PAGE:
In my reading I have come across a few quotes that challenge me to remember that as a person of faith I should live by a different standard. Christians live with a hope that is real, yet our hope cannot be collapsed into history, past, present or future, in its entirety. Yes, we must pay meticulous attention to what is happening around is. We must act with courage, grace and love in all situations. However, our hope is larger than history, it is based on a reality that is more real than our perception of what we believe to be real. Our hope comes from being claimed by the God of history. Our hope is eschatological - the fullness of life through the fullest Person (Jesus Christ) in the fullness of time.

Living with this kind of hope takes courage. It takes courage to live for someone, and something, more important than our immediate reaction to people and events. It takes grace to act, and react, in a manner that is different from other persons and the rest of the world. It takes commitment to live for the common good rather than just one's own comfort and security. It takes hard work and patience to stay on the path of rightness and justice for the long haul.

I pray that I will have the wisdom to live in this way, and that others will choose the live a life that is much better than mine.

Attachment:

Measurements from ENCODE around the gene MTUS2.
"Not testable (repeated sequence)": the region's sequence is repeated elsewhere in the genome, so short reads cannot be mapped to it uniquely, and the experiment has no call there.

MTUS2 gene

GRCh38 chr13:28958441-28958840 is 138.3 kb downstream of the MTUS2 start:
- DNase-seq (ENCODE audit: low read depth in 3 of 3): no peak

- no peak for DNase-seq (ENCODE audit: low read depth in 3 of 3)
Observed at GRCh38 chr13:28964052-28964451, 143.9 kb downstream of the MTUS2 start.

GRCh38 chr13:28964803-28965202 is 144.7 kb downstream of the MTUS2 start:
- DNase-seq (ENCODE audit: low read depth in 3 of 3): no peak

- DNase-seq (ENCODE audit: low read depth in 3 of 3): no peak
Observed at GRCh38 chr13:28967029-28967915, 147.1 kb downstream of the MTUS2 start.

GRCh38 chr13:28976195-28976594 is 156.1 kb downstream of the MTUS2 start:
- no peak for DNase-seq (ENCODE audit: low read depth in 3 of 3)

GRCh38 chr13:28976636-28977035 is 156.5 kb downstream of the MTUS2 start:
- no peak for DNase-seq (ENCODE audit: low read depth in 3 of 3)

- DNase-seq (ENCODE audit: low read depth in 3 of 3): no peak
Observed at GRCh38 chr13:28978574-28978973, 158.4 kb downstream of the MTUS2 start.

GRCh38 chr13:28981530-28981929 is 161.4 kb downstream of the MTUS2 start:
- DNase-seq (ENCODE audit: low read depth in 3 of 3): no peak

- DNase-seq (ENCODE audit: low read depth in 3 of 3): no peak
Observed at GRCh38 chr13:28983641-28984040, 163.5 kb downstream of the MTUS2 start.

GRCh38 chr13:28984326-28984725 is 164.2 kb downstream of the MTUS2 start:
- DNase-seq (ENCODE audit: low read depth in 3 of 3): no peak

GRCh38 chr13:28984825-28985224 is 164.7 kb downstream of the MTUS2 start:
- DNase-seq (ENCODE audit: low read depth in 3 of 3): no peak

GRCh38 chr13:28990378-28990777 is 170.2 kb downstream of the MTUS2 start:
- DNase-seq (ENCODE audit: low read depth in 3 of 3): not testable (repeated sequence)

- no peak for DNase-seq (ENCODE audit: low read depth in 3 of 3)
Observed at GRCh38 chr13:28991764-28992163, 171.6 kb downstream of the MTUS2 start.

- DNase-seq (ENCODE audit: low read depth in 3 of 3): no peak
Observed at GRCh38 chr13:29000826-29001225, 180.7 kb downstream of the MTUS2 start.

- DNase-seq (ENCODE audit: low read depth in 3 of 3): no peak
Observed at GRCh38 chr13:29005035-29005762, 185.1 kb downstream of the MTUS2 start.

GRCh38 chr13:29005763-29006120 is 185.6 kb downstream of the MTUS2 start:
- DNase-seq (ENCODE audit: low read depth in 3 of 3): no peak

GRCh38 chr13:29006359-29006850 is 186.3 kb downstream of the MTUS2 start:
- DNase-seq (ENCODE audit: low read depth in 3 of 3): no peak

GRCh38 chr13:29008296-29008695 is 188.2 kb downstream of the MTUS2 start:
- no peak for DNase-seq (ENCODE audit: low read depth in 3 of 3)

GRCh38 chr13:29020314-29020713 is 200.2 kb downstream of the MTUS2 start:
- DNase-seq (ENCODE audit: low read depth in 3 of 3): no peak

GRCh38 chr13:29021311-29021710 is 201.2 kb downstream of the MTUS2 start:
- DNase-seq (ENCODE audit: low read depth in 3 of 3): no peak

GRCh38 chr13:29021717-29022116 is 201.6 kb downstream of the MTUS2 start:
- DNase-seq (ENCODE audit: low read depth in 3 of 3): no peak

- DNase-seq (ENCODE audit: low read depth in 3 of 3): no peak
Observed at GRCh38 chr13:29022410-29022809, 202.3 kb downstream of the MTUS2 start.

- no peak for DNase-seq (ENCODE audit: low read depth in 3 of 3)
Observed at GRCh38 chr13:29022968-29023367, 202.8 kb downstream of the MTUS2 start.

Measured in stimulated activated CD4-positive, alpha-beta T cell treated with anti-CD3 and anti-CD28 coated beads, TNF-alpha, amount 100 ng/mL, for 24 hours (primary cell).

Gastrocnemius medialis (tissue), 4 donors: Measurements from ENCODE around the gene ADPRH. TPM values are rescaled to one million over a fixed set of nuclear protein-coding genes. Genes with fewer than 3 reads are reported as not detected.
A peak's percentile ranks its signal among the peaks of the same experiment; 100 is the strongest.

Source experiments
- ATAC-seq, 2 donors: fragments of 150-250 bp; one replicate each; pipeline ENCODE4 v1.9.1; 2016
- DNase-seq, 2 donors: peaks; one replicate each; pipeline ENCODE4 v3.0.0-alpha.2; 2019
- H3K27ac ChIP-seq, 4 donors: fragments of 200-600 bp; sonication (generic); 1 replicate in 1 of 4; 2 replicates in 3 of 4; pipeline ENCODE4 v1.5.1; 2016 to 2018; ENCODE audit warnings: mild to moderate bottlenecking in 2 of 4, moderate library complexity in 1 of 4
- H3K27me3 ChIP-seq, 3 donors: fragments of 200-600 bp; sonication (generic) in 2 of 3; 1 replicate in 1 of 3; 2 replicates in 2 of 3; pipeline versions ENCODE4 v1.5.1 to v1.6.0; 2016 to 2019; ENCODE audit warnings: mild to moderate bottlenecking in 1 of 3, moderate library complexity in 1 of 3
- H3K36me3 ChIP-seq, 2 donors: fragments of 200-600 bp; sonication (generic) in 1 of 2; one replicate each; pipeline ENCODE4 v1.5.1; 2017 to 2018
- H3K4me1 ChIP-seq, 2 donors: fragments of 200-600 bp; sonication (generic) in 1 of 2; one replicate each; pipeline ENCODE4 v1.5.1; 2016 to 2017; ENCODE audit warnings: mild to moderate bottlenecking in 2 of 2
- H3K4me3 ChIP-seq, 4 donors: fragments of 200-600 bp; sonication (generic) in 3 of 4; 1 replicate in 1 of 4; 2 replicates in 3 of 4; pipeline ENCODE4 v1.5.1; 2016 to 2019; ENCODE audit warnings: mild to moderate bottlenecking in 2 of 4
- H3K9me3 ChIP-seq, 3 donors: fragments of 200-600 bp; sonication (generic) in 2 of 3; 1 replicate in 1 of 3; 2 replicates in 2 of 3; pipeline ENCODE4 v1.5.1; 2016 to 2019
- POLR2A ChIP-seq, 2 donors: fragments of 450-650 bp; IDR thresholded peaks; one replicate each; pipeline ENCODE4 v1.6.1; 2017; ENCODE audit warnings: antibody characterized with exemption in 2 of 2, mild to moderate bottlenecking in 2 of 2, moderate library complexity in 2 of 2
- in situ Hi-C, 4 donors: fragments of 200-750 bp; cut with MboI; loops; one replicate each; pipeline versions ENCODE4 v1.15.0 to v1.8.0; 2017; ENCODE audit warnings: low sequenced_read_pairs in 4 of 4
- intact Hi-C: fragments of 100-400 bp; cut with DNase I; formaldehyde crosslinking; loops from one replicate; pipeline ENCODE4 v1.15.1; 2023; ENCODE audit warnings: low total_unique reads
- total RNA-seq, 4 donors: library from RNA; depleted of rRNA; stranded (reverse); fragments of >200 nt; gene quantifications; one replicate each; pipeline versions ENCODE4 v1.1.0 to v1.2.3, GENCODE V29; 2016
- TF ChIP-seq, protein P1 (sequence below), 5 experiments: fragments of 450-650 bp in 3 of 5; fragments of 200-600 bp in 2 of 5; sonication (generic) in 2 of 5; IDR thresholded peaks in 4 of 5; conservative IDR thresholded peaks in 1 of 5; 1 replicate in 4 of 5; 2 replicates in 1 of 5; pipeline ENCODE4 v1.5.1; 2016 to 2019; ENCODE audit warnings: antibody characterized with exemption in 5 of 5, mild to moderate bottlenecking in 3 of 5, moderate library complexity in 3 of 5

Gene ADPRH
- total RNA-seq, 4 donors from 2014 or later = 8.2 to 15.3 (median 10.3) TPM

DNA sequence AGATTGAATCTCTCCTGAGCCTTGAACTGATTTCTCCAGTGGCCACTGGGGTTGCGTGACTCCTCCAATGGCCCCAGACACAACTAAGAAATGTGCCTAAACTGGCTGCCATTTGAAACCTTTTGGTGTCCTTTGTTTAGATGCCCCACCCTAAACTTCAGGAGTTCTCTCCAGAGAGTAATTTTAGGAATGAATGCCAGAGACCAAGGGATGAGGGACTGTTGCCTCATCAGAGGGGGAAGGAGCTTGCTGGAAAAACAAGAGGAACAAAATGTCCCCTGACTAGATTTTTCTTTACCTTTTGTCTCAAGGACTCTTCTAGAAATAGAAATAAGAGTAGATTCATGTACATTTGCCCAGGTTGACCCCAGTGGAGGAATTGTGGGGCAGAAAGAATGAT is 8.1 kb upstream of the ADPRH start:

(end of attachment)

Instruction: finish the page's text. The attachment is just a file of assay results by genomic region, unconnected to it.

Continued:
Here are some quotes that inspired and challenged me on this journey:

“Christians cannot be pessimists. Christians must always nourish in their hearts the fullness of joy. Try it, brothers and sisters; I have tried it many times and in the darkest moments, when slander and persecution were at their worst: to unite myself intimately with Christ, my friend, and to feel a comfort that all the joys of the earth do not give – the joy of feeling yourself close to God, even when humans do not understand you. It is the deepest joy the heart can have.”

- Oscar Romero, The Violence of Love

"To be grateful for the good things that happen in our lives is easy, but to be grateful for all of our lives—the good as well as the bad, the moments of joy as well as the moments of sorrow, the successes as well as the failures, the rewards as well as the rejections—that requires hard spiritual work."

- Henri Nouwen, Bread for the journey (p.8)

And this quote about the importance of daily spiritual discipline in this life: